Is there a way to put a condition that return true only if one of the two component return true?

BOOL var1
BOOL var2

something shorter than if((var1 && !var2) || (!var1 && var2))

Thank you

  • 8
    you can use this if(var1 ^ var2) – Siddiqui Jul 11 '12 at 11:48

As Objective-C is a superset of C, you simply use the XOR operator from C, which is ^.

  • 22
    That's the bitwise XOR, if you want a logical XOR, simply use !=. – Gabriele Petronella Apr 24 '13 at 21:52
  • 2
    Neither solution will work all the time. A BOOL can be any integer. Both will fail if both values are non-zero, but unequal. The most robust option is probably to write it out in full, like the original question. – Drew McCormack Nov 6 '14 at 10:01
  • 2
    @DrewMcCormack, to avoid this problem you can convert any type to real BOOL using two exclamation marks. !!var1 != !!var2 – DanSkeel Feb 8 '16 at 10:11


if(!!var1 != !!var2)
   NSLog(@"XOR condition");

Exclamation marks convert vars to BOOL (real conversion, not casting)
So this solution works even if your variables are not BOOL.

!!(0|nil) ≡ 0  
!!(any other number|object) ≡ 1

This is useful in cases when you want to be sure that only one of vars is nonnil.

  • short, elegant, easy and simple – meronix Jul 11 '12 at 11:59
  • By default BOOL variable is NO. In this condition, i think it is fail. Check it – Prasad G Jul 11 '12 at 12:06
  • I like this one btw but the carrot may be more academic thank for the answer – Nicolas Manzini Jul 11 '12 at 12:08
  • @Prasad G, By default bool variables are No. what the effect of that. xor condition TRUE,TRUE and False, false both condition gives False and True,False and False,TRUE gives True result. so where is the problem in above condition. – Ishu Jul 11 '12 at 12:18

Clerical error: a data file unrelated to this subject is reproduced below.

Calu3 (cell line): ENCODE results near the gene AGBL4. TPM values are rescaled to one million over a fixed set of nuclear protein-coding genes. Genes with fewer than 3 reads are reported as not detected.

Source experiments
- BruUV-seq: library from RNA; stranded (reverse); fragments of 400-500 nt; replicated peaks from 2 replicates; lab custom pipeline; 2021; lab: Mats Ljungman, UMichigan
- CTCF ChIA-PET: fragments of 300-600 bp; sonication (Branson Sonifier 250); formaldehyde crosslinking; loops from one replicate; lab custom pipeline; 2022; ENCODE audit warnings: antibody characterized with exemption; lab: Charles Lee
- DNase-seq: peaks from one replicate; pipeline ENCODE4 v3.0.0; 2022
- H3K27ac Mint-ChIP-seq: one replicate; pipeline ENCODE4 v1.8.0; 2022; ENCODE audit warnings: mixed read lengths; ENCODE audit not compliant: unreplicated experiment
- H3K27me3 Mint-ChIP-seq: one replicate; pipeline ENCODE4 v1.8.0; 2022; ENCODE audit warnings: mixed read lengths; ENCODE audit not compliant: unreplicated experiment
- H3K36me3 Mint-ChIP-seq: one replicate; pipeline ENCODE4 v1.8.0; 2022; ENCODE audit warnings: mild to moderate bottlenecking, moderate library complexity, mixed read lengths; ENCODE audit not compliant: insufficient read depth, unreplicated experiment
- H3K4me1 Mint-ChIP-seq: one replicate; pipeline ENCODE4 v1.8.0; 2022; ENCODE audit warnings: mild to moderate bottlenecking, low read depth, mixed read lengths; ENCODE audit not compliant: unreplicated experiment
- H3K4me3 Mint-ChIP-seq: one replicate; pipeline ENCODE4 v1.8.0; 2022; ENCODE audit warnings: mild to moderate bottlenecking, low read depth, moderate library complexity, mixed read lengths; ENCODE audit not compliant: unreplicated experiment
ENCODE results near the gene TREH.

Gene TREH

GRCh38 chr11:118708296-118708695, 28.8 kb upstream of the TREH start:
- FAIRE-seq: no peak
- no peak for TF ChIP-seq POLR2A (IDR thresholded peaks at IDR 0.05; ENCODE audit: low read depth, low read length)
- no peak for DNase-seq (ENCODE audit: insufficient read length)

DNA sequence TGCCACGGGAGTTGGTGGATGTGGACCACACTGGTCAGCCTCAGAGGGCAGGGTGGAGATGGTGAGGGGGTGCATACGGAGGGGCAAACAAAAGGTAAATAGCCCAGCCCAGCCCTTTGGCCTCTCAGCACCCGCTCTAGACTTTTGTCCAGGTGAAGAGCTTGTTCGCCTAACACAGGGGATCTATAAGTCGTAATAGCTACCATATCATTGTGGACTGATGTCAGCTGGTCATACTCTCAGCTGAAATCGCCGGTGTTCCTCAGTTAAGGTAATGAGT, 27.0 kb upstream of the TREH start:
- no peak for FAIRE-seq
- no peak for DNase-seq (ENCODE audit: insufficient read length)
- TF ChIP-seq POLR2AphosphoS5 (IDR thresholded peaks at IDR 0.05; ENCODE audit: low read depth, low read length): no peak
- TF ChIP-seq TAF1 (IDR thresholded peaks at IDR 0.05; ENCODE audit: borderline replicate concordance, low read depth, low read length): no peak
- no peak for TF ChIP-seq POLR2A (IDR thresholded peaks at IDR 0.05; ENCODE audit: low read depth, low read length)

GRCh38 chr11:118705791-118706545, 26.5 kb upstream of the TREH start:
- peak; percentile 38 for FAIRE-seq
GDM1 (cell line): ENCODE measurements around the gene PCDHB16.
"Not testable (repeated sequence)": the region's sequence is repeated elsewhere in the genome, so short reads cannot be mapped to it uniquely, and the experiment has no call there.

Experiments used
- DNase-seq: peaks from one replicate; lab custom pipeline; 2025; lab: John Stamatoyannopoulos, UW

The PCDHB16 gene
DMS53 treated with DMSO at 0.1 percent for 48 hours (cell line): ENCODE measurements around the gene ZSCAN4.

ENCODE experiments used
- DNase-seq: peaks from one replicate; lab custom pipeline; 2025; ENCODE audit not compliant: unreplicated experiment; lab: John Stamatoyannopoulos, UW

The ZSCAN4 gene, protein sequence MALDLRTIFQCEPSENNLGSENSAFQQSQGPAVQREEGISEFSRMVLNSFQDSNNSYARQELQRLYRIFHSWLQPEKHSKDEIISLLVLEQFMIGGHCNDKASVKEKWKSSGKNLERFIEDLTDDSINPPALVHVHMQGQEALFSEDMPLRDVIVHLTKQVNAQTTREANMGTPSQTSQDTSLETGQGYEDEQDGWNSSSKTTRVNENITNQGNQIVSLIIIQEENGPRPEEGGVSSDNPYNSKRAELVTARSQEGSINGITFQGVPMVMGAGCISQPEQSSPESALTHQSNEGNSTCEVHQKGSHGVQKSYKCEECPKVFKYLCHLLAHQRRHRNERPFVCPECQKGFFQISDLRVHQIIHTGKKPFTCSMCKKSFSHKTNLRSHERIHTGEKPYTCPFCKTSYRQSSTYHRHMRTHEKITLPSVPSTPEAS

• @Ishu: Yes. You are right but when bool variables are default it shows XOR condition. whenever we assign NO to variables, there is no problem – Prasad G Jul 11 '12 at 12:35

You could add more clearness to the code that Ishu suggests by doing this:

#define XOR !=

and then you just write:

if (var1 XOR var2) {


truth table output:
[T XOR T => F; T != T => F],
[T XOR F => T; T != F => T],
[F XOR T => T; F != T => T] and
[F XOR F => F; F != F => F]

  • @AlbertRenshaw Yes it is, because it results in the same truth table: [T XOR T => F; T != T => F], [T XOR F => T; T != F => T], [F XOR T => T; F != T => T] and [F XOR F => F; F != F => F]. – Lukas Kalinski Feb 10 '16 at 22:35
  • 1
    Woah you're right. I actually feel very foolish for not realizing this! Thank you for teaching me – Albert Renshaw Feb 11 '16 at 0:38

A macro could be an option. It will keep the same behaviour, but now in a more readable way.

#define XOR(x,y) (((x) && !(y)) || (!(x) && (y)))

if(XOR(var1, var2) {


try (int)var1 ^ (int)var2 YES and NO are actually defined as following:

#define YES (BOOL)1
#define NO  (BOOL)0
if ((!var1)==var2) 

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